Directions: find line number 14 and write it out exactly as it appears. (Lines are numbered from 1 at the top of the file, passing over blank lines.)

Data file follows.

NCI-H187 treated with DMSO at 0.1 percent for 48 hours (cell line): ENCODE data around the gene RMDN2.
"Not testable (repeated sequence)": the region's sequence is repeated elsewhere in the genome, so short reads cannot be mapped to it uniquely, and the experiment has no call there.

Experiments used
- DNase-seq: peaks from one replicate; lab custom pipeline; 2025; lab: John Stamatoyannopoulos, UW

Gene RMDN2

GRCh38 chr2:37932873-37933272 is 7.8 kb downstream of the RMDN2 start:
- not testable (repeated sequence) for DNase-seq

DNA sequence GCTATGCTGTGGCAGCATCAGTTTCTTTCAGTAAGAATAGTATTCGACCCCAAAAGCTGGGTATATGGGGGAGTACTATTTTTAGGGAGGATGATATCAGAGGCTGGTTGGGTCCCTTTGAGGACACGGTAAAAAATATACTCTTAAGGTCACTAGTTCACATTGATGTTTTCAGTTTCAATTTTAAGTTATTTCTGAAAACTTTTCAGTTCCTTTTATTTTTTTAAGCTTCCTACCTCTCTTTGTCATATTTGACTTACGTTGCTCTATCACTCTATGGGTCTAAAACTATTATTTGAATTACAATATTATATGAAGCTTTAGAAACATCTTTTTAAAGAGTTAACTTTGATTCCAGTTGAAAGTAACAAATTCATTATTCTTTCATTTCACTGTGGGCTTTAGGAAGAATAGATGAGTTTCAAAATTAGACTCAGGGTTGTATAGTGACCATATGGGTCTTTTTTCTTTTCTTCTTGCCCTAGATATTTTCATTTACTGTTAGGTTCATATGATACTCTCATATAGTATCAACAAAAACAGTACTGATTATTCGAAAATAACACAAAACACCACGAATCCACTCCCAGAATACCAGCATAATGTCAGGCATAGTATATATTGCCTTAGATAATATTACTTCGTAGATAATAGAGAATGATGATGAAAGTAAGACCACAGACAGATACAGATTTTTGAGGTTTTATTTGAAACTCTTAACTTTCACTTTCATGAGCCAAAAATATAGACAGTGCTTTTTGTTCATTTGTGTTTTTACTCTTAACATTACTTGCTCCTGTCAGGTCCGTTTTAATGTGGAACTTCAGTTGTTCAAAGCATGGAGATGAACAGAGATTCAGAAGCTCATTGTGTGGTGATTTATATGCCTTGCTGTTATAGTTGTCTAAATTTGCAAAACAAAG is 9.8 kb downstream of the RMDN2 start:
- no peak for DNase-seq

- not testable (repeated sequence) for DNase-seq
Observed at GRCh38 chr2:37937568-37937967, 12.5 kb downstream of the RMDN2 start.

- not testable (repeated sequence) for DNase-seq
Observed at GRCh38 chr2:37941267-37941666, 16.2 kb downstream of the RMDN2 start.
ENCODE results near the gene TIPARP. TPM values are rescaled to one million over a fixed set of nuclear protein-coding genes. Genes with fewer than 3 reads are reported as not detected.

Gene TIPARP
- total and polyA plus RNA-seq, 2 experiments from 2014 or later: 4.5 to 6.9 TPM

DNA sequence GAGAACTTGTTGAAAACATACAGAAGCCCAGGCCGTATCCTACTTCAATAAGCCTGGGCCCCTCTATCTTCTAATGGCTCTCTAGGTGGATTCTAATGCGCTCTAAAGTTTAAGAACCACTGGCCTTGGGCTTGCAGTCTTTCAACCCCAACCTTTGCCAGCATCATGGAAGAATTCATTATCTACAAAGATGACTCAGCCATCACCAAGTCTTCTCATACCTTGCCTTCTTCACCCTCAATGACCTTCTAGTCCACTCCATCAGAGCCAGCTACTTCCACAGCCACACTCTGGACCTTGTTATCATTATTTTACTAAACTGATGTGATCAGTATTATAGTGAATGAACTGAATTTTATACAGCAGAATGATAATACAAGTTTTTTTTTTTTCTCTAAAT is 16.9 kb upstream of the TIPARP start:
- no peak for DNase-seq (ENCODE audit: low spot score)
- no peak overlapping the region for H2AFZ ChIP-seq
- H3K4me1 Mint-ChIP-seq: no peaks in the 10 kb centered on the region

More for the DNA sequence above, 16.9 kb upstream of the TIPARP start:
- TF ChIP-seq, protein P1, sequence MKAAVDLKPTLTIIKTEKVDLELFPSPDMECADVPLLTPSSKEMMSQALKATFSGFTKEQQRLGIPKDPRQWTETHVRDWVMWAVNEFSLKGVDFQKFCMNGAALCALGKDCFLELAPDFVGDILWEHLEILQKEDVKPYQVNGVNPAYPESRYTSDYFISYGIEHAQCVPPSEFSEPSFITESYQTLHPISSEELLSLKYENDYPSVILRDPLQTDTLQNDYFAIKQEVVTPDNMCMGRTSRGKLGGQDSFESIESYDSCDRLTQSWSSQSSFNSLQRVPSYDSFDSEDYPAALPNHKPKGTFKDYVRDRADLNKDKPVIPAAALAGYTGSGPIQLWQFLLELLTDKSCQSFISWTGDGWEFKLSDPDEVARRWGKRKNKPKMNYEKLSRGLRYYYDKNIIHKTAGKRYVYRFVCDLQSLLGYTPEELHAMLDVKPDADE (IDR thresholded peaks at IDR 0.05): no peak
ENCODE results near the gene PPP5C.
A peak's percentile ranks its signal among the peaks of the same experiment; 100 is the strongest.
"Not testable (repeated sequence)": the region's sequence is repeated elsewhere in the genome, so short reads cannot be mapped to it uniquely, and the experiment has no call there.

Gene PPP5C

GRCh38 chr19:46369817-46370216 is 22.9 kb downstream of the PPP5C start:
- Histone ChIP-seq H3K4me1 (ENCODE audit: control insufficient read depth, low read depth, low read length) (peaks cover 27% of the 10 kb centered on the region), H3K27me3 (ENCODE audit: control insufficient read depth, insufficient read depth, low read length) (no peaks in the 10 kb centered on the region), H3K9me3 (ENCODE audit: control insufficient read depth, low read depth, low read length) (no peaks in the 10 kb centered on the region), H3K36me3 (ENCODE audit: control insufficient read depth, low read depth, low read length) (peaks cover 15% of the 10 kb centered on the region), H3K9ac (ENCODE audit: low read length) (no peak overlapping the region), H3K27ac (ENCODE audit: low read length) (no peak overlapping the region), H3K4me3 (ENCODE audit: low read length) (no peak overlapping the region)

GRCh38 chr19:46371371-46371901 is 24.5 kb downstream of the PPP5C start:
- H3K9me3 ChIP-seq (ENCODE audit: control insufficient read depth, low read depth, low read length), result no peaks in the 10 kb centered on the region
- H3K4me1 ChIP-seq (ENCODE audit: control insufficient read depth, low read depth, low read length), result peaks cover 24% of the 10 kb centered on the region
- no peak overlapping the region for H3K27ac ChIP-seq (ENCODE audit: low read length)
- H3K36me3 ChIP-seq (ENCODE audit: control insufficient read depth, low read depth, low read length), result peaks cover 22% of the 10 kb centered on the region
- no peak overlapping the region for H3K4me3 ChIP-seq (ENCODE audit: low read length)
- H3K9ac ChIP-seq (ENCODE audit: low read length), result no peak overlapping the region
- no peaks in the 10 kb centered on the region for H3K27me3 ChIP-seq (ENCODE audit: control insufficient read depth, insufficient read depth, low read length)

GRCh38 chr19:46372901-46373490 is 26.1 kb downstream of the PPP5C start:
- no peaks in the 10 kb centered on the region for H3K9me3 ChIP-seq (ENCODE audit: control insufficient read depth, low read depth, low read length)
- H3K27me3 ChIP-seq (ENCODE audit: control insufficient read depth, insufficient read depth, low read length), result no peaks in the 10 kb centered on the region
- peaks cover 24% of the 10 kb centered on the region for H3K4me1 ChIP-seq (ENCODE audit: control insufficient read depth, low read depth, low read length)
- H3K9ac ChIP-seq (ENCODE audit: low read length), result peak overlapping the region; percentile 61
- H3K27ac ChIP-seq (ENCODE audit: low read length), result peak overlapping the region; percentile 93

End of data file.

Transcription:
ENCODE results near the gene TIPARP. TPM values are rescaled to one million over a fixed set of nuclear protein-coding genes. Genes with fewer than 3 reads are reported as not detected.